Born: Poland
Primarily active in: France

From Leadership Profile: Vertiflite May/June 2021

Tomasz Krysinski, Vice President Research and Innovation, Airbus Helicopters

At the head of a distributed Airbus Helicopters Research and Innovation organization, Tomasz Krysinski draws on talent from Airbus centers in Marignane, France, and Donauwörth, Germany, and from organizations and locations outside the company. He observed, “We have people from Airbus Helicopters, people from startups, people from our partner suppliers. In many areas, we cannot do innovation alone. In all the projects, we have a mixture.” The flexible research organization also interfaces with Airbus Helicopters’ programs, production and marketing arms. “The exchange helps us align our orientation for the choices we are making,” said Krysinski. “We must bring new technology to the maximum number of our customers.”

Technology projects now underway include the Flightlab H130 testbed, H160 medium-twin helicopter, RACER high-speed compound helicopter, and CityAirbus electric ducted-fan demonstrator — all have different time horizons. Krysinski noted, “Short-term, we have 12,000 helicopters flying all over the world. We must bring new technology, new innovation to those helicopters. We are also preparing for the new programs — our mid-term aircraft — now going through flight demonstrations. We have longer-term initiatives going for high speeds or hybrid-electric drive.” Krysinski summarized, “All things must bring value to our customers.”

Research and Innovation projects also address broader themes. “Safety is of course the key area at Airbus of major importance to us,” explained Krysinski. “Then, of course, is the cost of operation, because we must make all of our products accountable to the customer so they see the value. For the environment, we are very proud at Airbus that we are really pushing for zero-emissions flight, and for helicopters that reduce not only fuel burn but noise. You can notice on our H160 we have the Blue Edge concept — this is really fantastic in noise reduction. Everything, of course, must be affordable.”

Krysinski served as chief engineer for the Airbus X3 compound helicopter and now aims to refine the high-speed vision with the RACER — which stands for “Rapid and Cost-Effective Rotorcraft” — under the European Clean Sky 2 initiative. He explained, “this was the reason for X3 and its successor the RACER: speed must be done with normal operating costs. In the RACER, we have an aircraft which is not more complicated than the normal helicopters. The differences are limited — we have the main rotor, the propellers, the main gearbox, but we can fly 50% faster. In one hour, we cover 50% more distance, so the productivity of the aircraft should be better than the normal helicopter. That’s what we want to bring to the market — the cost-efficiency of speed.”

Engineer Ethos
Tomasz Krysinski grew up in the city of Lodz in central Poland, the son of mechanical engineer and university professor Jan Krysinski. The senior Krysinski ultimately headed the Institute of Turbomachinery at the Lodz University of Technology (Politechnika Łódzka). The Airbus VP recalled, “My father built in 1963 or ‘64 the first turbine to turn the pumps of Polish fire brigades. It was able to throw three tonnes of water in one minute. He told me, ‘Look how it saved the lives of people.’ As a young kid, I was highly motivated to protect people. My motivation when I go to work every day is our helicopters are saving lives, helping people; that’s something that wakes me up every morning.”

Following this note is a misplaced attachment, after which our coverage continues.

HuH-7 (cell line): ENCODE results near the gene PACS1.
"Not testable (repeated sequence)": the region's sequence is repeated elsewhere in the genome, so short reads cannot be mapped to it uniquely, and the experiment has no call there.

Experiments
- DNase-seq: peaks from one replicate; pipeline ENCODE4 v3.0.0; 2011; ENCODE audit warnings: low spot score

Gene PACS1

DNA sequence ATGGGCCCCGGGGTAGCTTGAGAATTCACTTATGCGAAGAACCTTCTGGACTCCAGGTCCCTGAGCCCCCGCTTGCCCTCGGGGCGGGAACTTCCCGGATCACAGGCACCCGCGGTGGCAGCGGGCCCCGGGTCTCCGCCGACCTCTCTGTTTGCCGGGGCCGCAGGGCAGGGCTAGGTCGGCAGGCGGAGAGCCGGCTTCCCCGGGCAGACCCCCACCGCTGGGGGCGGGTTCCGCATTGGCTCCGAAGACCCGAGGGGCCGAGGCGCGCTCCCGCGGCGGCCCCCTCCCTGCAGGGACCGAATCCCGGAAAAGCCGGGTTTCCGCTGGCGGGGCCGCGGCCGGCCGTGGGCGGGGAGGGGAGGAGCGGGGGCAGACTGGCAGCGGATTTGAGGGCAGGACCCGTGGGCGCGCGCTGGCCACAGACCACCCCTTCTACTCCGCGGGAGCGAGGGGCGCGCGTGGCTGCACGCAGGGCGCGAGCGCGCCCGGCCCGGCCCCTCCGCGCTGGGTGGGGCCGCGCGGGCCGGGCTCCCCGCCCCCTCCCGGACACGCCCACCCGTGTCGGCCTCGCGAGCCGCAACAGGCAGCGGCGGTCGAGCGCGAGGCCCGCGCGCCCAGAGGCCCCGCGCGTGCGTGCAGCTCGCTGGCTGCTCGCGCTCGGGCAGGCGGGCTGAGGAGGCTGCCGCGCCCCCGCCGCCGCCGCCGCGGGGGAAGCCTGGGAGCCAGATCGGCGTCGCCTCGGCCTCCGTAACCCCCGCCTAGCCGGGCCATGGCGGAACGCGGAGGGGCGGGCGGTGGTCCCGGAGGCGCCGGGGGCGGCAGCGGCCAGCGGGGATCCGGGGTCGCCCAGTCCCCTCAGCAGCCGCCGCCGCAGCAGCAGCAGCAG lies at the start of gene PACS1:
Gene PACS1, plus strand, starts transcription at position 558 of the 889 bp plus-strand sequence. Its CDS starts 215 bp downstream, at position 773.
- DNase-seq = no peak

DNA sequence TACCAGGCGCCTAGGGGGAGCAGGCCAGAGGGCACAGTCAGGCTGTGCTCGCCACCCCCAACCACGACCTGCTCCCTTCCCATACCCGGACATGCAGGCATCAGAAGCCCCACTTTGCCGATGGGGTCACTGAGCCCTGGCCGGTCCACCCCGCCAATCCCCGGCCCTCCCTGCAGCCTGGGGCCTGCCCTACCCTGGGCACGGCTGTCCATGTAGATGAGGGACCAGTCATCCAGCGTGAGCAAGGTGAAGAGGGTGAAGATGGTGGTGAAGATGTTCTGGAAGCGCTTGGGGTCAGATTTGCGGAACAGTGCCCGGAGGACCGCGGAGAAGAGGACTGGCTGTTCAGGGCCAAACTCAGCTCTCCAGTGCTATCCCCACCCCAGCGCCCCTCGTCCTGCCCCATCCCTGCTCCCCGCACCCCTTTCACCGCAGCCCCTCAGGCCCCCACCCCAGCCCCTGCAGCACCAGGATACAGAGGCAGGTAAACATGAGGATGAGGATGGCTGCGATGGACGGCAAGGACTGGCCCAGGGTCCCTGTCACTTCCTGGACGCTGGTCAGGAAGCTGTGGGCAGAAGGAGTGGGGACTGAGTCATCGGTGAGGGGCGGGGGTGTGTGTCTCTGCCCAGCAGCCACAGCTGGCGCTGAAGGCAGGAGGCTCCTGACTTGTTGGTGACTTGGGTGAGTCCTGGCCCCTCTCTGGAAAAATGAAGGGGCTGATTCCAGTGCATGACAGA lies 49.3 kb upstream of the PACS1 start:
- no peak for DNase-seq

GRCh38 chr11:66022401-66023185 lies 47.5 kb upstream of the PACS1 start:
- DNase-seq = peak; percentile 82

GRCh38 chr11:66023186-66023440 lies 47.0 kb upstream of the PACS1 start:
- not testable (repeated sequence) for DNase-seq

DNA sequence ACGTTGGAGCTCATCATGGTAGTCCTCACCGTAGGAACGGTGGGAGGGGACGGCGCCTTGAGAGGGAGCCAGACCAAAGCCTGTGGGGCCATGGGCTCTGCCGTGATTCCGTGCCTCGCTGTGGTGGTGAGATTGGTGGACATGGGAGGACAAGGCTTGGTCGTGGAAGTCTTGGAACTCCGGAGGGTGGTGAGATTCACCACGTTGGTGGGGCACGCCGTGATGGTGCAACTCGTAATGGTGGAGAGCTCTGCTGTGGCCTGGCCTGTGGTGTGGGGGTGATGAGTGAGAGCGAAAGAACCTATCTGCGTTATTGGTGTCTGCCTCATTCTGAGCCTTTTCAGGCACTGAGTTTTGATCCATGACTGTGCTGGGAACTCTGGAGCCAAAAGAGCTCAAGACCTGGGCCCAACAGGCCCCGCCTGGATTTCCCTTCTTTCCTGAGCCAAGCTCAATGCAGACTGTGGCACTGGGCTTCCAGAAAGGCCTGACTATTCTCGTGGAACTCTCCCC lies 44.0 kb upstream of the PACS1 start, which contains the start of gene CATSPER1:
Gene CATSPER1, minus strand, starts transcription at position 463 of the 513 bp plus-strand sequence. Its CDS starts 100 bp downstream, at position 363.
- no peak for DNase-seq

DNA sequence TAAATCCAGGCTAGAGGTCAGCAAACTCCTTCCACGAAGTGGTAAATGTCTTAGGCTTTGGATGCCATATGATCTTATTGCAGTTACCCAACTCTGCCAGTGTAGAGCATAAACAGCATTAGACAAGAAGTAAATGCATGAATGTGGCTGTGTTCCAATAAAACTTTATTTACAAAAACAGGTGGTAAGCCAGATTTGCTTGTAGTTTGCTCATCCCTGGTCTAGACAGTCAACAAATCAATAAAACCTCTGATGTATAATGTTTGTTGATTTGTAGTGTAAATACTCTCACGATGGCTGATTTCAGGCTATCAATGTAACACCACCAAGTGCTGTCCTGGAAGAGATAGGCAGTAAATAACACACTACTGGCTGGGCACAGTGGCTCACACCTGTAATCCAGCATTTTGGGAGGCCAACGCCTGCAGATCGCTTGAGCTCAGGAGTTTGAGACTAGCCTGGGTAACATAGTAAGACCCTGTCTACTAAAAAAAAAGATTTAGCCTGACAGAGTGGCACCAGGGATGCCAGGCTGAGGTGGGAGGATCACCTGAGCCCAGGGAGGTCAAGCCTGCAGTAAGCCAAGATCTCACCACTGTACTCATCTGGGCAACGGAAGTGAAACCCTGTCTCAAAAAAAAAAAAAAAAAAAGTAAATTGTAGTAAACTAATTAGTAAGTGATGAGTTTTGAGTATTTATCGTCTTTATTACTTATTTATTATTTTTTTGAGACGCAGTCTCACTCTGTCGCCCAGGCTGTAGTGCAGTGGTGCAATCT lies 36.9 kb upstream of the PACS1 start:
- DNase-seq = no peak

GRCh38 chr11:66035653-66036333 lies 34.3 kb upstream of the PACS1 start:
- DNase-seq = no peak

As an engineering student in Poland, Krysinski had only a passing connection to aviation. “I studied under professors who designed the first aircraft in Poland after the Second World War.” The PWS-40 Junak propeller-driven trainer equipped the Polish Air Force through the 1950s. “One of my professors designed the structures and taught me how to make things light and all the elements you needed to apply — aeromechanics, stability of the aircraft.” Krysinski noted, “It’s really important when you have a good teacher who motivates you.”

Upheaval in Europe presented new opportunities. Krysinski explained, “I started my engineering career in Poland and studied in Poland, but it was the period of Solidarity in the ‘80s, and I left the country to attend engineering school in France.” The émigré student passed physics and mathematics exams for Master’s studies at the École Nationale Supérieure d’Arts et Métiers (ENSAM) in Paris. Krysinski said, “My French was very poor, but fortunately equations are international. Of course, my English was also very poor, but when I joined the school I was well accepted. It was extraordinary the way I was accepted in France. I made many friends, and they helped me a lot. We’re still friends 40 years later.”

France also offered specialized propulsion engineering studies at École Nationale Supérieure du Pétroles et des Moteurs in Rueil-Malmaison. Krysinski explained, “I studied engines because of family tradition. I liked the transformation going from pure energy to mechanical energy, the thermodynamics. I wanted to go where engines make things move. I started in the shipyard with big ships for one year. It was a beautiful experience with big engines — 20,000 hp turning one revolution per second.” Coincidence nevertheless provided a new direction. “One day, I saw a helicopter landing on the beach to unload passengers, and I said, ‘How beautiful.’” Krysinski knew French national helicopter maker Aérospatiale needed engineers, “So I wrote a letter and was invited for an interview, and that’s how my helicopter career started.”